SANTA FE (AP) — The Legislature finished its work when the House gave final approval to a measure financing nearly $1.6 billion in highway and transportation projects over the next seven years.
Before lawmakers headed home Wednesday, Mexican President Vicente Fox addressed the Legislature and other state leaders.
The highway legislation, which Gov. Bill Richardson is expected to sign into law, will increase taxes and fees by nearly $60 million a year. Among its provisions: a 3-cents-a-gallon increase in the tax on diesel and a 33 percent increase in yearly motor vehicle registration fees.
The money will help back bonds to pay for more than three dozen road projects across the state.
‘‘The benefits of this legislation will reach every county in New Mexico,’’ said Richardson.
The governor called the special session, which lasted 10 days and cost an estimated $680,000, to consider proposals to toughen penalties for sex offenders, tax revisions and highway financing.
‘‘Two out of three is not bad,’’ Rep. John Heaton, D-Carlsbad, said at a post-adjournment news conference.
The sex crime legislation passed unanimously in the House and Senate, and Richardson has signed the measure into law. The highway financing package passed mostly along party lines, with nearly all Republicans opposing it and Democrats largely backing the bill.
However, Richardson came up empty-handed on the topic that he had once described as the main focus of the session — tax reform.
By the time the session began last week, Richardson had stopped calling for ‘‘tax reform.’’ Instead, Richardson said he wanted economic growth initiatives. The governor asked lawmakers to support a collection of tax cuts — for individuals as well as businesses — and tax increases.
Overall, the proposals would have produced a net revenue increase of more than $130 million next year, with part of that to finance highways.
House GOP Leader Ted Hobbs said the tax legislation should never have been placed on the special session’s agenda and could have waited until the Legislature’s regularly scheduled 30-day session in January.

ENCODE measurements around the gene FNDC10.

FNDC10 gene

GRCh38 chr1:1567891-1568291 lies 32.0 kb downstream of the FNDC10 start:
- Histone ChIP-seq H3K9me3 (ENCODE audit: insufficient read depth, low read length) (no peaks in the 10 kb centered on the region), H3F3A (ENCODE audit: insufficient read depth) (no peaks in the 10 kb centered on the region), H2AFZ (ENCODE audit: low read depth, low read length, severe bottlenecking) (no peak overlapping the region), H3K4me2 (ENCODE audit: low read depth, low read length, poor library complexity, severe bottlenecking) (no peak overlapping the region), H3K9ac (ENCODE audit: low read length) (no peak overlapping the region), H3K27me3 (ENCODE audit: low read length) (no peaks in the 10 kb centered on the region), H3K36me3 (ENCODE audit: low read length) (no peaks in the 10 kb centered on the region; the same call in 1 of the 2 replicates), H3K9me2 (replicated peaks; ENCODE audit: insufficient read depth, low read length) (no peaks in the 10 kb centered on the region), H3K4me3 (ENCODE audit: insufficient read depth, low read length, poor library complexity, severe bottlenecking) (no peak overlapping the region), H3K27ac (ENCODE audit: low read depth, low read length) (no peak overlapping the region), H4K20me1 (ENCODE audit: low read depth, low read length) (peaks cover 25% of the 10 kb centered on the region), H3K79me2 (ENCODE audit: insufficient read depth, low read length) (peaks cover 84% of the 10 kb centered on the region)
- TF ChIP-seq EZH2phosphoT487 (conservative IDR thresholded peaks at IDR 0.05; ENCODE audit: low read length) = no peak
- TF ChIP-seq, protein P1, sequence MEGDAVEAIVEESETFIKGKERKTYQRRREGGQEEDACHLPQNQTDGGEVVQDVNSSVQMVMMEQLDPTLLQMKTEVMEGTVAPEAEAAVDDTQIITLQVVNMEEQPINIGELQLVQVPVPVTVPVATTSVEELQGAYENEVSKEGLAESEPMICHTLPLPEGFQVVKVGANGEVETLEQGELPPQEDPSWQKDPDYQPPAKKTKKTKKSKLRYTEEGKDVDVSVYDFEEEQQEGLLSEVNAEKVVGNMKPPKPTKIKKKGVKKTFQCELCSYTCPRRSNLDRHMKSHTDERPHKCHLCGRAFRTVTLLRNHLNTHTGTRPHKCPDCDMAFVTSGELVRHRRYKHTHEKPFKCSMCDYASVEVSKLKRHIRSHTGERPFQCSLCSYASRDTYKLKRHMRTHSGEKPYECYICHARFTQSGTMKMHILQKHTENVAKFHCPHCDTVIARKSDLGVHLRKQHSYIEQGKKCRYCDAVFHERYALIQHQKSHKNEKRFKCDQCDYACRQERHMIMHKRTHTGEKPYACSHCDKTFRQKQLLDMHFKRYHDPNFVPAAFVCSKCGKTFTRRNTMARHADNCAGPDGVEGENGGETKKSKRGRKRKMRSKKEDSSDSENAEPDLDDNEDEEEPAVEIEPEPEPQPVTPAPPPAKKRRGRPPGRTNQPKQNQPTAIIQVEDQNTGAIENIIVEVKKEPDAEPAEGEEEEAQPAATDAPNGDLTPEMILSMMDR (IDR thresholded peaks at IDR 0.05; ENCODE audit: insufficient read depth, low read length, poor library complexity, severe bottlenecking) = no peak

‘‘We could have been here two days, done the sexual offender bill and left town — and that’s what we should have done,’’ said Hobbs.
House Speaker Ben Lujan, D-Santa Fe, said no agreement could be reached between the Legislature and the governor on a broad package of tax law changes so the focus was narrowed to highway financing.
By passing the road bill, the Democratic-led Legislature salvaged at least a partial victory for Richardson on the tax issue.
‘‘Instead of us staying here and bickering with each other, I think we felt that it was important to address the most needed issues that we had before this session,’’ said Lujan.
Transportation Secretary Rhonda Faught said she was ‘‘very confident’’ that Richardson would sign the highway bill. However, she said the governor is reviewing the measure to determine whether some provisions should be eliminated with line-item vetoes.
For example, a Senate-added provision would force the state to issue special permits for oversize trucks within 24 hours.
The highway bill won final approval when the House voted 39-29 to accept a Senate-passed version of the legislation. The Senate had worked until past midnight Wednesday before adopting the bill.
The Senate approved the measure on a mostly party line 22-18 vote. One Republican joined with 21 Democrats in voting for the bill. In the House, four Democrats voted against the measure and one Republican supported it.
Rep. Dan Foley, R-Roswell, said the tax and fee increases would hurt in-state truckers, including those involved in the oil and natural gas industry as well as farming and ranching.
‘‘The people of New Mexico just went through a session from a supposedly tax-cutting Democrat where we just raised taxes. And no one seems to want to call him a tax-raising Democrat,’’ Foley said of the governor. ‘‘We have really significantly hampered the growth of agriculture and oil and gas in this state.’’
The governor and his supporters contend the highway financing measure will boost the state’s economy by creating thousands of construction jobs. They say out-of-state truckers will shoulder a large share of the tax and fee increases.
Lujan said the increases ‘‘will not be a big burden to the citizens but will definitely pay dividends in the long run for safer roads for our children, for the citizens of this state.’’